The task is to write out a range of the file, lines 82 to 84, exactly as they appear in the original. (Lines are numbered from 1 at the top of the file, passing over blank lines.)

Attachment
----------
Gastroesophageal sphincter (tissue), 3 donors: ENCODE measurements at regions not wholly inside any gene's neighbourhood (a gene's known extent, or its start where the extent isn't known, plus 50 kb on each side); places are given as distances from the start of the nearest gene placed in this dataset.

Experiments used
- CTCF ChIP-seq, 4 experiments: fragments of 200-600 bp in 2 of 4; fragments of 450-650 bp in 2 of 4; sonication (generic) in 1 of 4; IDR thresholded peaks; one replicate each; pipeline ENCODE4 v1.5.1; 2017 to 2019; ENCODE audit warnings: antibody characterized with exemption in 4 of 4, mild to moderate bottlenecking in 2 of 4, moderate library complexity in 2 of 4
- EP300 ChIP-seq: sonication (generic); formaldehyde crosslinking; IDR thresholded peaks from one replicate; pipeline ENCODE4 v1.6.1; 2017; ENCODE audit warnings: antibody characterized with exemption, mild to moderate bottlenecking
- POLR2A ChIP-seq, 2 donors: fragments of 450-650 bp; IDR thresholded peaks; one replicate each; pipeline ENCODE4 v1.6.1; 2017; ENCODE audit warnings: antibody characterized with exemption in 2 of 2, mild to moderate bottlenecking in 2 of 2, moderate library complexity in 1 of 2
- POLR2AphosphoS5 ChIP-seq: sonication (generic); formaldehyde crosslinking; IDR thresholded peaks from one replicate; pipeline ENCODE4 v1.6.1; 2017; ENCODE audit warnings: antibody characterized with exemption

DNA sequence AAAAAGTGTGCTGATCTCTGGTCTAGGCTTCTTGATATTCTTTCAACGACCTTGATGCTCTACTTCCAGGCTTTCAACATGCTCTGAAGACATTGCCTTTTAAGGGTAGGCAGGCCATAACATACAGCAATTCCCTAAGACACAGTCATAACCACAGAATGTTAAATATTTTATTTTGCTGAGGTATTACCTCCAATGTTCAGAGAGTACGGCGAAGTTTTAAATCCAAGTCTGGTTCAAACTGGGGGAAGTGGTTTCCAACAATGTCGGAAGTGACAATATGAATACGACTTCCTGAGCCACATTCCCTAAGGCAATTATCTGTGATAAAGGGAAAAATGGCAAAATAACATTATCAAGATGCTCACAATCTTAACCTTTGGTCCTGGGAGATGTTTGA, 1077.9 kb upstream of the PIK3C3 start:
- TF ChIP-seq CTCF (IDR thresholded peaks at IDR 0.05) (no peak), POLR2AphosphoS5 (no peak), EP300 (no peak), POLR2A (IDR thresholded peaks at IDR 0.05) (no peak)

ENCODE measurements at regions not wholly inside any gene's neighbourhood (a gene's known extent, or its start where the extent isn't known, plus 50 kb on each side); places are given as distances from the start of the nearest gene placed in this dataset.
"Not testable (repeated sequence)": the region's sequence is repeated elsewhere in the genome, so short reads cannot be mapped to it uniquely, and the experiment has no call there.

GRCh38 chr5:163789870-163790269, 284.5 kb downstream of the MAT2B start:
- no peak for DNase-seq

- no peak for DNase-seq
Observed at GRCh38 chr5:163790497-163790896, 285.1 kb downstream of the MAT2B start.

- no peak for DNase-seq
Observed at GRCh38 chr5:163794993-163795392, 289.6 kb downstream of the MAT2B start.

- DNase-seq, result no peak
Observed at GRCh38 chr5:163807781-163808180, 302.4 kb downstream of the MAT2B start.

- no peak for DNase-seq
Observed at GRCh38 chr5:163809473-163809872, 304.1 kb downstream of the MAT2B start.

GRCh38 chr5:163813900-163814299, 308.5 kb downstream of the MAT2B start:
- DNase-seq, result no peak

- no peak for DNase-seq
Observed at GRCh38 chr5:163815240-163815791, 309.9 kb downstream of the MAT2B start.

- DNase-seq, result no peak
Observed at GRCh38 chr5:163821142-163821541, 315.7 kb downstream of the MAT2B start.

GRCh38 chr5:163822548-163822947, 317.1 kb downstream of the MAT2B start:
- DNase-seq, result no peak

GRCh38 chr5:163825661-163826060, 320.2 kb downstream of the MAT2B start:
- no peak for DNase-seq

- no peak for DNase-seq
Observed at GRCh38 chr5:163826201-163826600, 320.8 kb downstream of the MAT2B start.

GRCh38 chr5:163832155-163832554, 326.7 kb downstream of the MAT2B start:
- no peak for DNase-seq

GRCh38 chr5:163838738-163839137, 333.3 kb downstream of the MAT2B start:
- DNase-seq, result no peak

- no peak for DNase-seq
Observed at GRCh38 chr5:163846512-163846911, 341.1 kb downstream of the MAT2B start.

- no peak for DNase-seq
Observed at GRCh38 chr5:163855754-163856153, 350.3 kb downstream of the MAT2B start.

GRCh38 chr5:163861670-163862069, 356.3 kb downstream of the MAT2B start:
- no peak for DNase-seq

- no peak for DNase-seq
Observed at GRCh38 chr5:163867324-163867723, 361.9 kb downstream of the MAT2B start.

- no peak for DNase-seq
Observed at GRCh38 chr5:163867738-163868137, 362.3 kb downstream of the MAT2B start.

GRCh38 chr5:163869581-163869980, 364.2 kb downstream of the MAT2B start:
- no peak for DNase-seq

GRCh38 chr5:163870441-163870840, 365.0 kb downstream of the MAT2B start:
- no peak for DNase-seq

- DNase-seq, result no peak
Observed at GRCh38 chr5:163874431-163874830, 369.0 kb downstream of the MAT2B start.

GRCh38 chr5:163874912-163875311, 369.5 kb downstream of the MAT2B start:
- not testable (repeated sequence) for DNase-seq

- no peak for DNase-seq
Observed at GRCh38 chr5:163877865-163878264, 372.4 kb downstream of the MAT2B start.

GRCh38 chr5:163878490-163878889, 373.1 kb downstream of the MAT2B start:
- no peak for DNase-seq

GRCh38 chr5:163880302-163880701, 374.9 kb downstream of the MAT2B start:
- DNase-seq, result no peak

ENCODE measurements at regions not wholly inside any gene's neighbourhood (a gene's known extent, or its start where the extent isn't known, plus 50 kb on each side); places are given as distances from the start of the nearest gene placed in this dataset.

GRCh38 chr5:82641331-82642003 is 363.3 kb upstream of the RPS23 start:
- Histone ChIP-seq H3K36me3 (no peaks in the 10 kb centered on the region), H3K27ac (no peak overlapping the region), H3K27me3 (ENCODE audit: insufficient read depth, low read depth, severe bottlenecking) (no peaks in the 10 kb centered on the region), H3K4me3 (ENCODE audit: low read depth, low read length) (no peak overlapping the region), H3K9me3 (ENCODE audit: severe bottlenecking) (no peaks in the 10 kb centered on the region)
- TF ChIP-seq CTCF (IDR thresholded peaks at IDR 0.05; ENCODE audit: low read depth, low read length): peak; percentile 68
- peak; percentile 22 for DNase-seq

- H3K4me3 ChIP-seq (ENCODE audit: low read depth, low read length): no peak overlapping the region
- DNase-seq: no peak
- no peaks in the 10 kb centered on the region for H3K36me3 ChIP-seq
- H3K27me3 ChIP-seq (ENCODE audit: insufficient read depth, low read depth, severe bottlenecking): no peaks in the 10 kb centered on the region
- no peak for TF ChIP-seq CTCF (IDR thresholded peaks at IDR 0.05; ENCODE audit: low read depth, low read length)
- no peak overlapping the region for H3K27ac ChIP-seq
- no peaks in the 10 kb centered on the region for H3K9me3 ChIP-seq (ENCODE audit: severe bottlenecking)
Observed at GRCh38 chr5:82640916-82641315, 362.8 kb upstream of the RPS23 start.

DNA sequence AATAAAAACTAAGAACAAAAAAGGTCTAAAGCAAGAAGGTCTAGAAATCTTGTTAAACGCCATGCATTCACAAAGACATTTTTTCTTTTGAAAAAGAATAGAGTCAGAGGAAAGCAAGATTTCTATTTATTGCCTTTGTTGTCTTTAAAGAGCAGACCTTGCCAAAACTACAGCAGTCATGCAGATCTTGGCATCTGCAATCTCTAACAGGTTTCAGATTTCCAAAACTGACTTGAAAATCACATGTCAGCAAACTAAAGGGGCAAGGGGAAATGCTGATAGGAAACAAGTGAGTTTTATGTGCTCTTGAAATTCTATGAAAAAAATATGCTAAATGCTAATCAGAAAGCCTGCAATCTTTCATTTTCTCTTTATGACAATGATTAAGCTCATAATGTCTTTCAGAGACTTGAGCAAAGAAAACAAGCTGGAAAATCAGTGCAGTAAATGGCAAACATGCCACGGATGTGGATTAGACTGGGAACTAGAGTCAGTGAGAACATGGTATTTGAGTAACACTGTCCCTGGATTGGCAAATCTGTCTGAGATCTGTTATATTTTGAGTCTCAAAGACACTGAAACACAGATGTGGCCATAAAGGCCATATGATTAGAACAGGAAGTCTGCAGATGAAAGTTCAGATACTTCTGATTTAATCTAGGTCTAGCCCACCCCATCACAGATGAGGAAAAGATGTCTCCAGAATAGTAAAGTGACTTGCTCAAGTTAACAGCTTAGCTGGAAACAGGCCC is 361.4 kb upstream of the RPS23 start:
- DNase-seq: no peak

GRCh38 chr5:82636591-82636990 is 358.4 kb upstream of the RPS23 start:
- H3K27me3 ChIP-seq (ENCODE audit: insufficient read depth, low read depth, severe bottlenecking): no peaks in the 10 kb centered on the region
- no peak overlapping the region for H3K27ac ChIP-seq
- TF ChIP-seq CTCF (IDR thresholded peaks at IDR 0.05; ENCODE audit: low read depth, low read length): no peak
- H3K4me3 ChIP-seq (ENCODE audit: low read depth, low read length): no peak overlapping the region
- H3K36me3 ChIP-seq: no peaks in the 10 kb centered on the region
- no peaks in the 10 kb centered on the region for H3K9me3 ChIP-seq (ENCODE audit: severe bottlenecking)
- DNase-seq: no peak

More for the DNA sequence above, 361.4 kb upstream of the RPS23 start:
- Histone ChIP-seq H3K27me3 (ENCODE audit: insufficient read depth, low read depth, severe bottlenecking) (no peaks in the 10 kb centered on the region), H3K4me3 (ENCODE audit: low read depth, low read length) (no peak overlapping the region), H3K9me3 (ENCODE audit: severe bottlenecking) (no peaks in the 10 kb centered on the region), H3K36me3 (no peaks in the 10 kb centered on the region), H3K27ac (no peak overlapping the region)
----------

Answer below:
- no peaks in the 10 kb centered on the region for H3K9me3 ChIP-seq (ENCODE audit: severe bottlenecking)
- DNase-seq: no peak

More for the DNA sequence above, 361.4 kb upstream of the RPS23 start: